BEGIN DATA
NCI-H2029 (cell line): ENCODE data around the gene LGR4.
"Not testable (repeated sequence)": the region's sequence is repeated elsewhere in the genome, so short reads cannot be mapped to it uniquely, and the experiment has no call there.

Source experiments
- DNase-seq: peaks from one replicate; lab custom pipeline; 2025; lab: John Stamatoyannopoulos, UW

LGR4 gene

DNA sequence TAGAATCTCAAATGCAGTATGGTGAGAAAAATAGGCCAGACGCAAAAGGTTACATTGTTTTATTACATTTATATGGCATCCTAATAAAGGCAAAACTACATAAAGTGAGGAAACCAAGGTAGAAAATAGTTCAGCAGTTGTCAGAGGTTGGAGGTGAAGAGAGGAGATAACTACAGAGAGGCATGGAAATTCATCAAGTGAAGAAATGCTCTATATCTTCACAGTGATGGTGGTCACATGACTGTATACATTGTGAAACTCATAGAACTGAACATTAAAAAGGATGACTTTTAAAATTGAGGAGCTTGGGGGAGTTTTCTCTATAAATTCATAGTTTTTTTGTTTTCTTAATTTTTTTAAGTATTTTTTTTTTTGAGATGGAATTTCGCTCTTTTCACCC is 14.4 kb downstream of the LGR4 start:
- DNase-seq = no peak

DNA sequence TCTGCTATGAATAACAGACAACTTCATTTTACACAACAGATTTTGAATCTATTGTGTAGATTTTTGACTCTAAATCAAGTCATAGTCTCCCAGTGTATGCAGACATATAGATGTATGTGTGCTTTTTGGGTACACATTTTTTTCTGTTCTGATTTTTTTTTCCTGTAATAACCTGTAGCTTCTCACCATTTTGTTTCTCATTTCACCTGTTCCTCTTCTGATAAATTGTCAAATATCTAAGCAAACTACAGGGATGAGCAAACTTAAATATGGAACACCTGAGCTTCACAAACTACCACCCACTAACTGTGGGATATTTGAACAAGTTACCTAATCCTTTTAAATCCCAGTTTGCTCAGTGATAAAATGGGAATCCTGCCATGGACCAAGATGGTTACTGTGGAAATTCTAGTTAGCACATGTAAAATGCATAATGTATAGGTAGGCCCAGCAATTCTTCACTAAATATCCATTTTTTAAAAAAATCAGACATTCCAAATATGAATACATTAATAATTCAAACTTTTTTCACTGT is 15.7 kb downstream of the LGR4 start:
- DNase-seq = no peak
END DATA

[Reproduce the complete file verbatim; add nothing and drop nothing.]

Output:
NCI-H2029 (cell line): ENCODE data around the gene LGR4.
"Not testable (repeated sequence)": the region's sequence is repeated elsewhere in the genome, so short reads cannot be mapped to it uniquely, and the experiment has no call there.

Source experiments
- DNase-seq: peaks from one replicate; lab custom pipeline; 2025; lab: John Stamatoyannopoulos, UW

LGR4 gene

DNA sequence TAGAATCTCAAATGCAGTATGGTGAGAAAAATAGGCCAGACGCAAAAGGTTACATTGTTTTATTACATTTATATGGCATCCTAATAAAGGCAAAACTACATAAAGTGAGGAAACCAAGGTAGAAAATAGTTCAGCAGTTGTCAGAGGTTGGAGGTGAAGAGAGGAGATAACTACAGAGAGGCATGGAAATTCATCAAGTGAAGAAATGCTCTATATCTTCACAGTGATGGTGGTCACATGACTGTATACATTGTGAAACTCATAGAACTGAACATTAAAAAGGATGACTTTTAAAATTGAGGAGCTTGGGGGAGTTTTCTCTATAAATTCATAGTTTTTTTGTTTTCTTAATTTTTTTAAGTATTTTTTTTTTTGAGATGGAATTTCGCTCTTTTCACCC is 14.4 kb downstream of the LGR4 start:
- DNase-seq = no peak

DNA sequence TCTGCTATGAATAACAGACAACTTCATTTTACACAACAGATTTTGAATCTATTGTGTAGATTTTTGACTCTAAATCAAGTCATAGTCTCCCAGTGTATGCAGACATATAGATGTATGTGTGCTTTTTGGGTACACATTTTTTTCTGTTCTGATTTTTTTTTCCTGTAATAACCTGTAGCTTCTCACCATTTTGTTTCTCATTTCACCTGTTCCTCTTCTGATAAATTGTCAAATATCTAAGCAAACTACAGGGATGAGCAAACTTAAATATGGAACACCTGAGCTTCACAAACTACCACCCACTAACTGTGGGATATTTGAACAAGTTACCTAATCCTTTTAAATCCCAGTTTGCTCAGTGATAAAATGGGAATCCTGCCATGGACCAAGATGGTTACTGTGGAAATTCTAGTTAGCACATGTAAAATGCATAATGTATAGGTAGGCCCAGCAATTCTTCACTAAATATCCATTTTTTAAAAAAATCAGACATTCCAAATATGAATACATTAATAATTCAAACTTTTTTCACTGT is 15.7 kb downstream of the LGR4 start:
- DNase-seq = no peak